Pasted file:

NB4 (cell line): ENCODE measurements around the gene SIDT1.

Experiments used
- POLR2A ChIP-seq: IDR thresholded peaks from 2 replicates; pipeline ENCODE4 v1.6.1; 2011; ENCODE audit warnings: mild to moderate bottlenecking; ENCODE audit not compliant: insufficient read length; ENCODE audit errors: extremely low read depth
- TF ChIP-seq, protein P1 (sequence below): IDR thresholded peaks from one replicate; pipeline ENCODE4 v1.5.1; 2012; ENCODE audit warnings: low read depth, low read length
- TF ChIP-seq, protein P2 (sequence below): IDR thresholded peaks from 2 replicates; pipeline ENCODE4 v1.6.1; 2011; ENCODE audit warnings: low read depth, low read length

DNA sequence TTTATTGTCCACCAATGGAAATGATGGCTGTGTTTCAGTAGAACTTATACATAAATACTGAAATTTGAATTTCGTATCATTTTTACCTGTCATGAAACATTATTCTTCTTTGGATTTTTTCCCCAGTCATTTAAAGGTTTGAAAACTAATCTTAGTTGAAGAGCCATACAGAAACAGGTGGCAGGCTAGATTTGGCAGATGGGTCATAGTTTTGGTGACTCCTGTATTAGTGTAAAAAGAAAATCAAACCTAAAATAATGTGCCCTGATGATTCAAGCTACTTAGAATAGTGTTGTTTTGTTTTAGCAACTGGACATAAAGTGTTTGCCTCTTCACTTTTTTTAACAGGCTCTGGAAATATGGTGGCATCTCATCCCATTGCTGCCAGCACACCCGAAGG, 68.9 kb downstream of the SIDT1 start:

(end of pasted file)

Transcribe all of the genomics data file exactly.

NB4 (cell line): ENCODE measurements around the gene SIDT1.

Experiments used
- POLR2A ChIP-seq: IDR thresholded peaks from 2 replicates; pipeline ENCODE4 v1.6.1; 2011; ENCODE audit warnings: mild to moderate bottlenecking; ENCODE audit not compliant: insufficient read length; ENCODE audit errors: extremely low read depth
- TF ChIP-seq, protein P1 (sequence below): IDR thresholded peaks from one replicate; pipeline ENCODE4 v1.5.1; 2012; ENCODE audit warnings: low read depth, low read length
- TF ChIP-seq, protein P2 (sequence below): IDR thresholded peaks from 2 replicates; pipeline ENCODE4 v1.6.1; 2011; ENCODE audit warnings: low read depth, low read length

DNA sequence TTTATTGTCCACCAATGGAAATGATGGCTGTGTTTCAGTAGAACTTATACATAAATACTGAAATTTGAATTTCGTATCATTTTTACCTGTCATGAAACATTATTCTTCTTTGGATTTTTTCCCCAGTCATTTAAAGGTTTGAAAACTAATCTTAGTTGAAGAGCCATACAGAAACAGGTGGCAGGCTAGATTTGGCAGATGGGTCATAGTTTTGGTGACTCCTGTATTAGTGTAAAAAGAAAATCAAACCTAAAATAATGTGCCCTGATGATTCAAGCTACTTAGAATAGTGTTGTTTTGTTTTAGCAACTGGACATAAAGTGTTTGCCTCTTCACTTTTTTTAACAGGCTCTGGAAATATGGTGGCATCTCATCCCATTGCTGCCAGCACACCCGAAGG, 68.9 kb downstream of the SIDT1 start: